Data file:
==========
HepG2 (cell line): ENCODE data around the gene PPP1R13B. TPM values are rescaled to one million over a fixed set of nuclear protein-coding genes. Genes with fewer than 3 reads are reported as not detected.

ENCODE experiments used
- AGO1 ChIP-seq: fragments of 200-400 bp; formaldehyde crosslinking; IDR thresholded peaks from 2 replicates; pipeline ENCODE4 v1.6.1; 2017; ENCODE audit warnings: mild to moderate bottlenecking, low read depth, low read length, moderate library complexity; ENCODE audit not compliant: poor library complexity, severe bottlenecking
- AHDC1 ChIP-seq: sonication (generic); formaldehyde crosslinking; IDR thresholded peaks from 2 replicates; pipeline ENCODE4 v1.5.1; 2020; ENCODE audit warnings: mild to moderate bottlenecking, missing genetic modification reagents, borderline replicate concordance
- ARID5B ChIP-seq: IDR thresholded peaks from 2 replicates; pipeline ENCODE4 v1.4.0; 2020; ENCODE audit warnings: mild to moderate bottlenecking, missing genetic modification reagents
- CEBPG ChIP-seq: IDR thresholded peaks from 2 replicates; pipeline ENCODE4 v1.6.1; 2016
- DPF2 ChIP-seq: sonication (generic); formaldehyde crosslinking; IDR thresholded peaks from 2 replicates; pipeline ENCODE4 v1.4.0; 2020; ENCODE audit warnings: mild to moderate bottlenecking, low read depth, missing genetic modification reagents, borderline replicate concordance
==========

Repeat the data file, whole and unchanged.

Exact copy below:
HepG2 (cell line): ENCODE data around the gene PPP1R13B. TPM values are rescaled to one million over a fixed set of nuclear protein-coding genes. Genes with fewer than 3 reads are reported as not detected.

ENCODE experiments used
- AGO1 ChIP-seq: fragments of 200-400 bp; formaldehyde crosslinking; IDR thresholded peaks from 2 replicates; pipeline ENCODE4 v1.6.1; 2017; ENCODE audit warnings: mild to moderate bottlenecking, low read depth, low read length, moderate library complexity; ENCODE audit not compliant: poor library complexity, severe bottlenecking
- AHDC1 ChIP-seq: sonication (generic); formaldehyde crosslinking; IDR thresholded peaks from 2 replicates; pipeline ENCODE4 v1.5.1; 2020; ENCODE audit warnings: mild to moderate bottlenecking, missing genetic modification reagents, borderline replicate concordance
- ARID5B ChIP-seq: IDR thresholded peaks from 2 replicates; pipeline ENCODE4 v1.4.0; 2020; ENCODE audit warnings: mild to moderate bottlenecking, missing genetic modification reagents
- CEBPG ChIP-seq: IDR thresholded peaks from 2 replicates; pipeline ENCODE4 v1.6.1; 2016
- DPF2 ChIP-seq: sonication (generic); formaldehyde crosslinking; IDR thresholded peaks from 2 replicates; pipeline ENCODE4 v1.4.0; 2020; ENCODE audit warnings: mild to moderate bottlenecking, low read depth, missing genetic modification reagents, borderline replicate concordance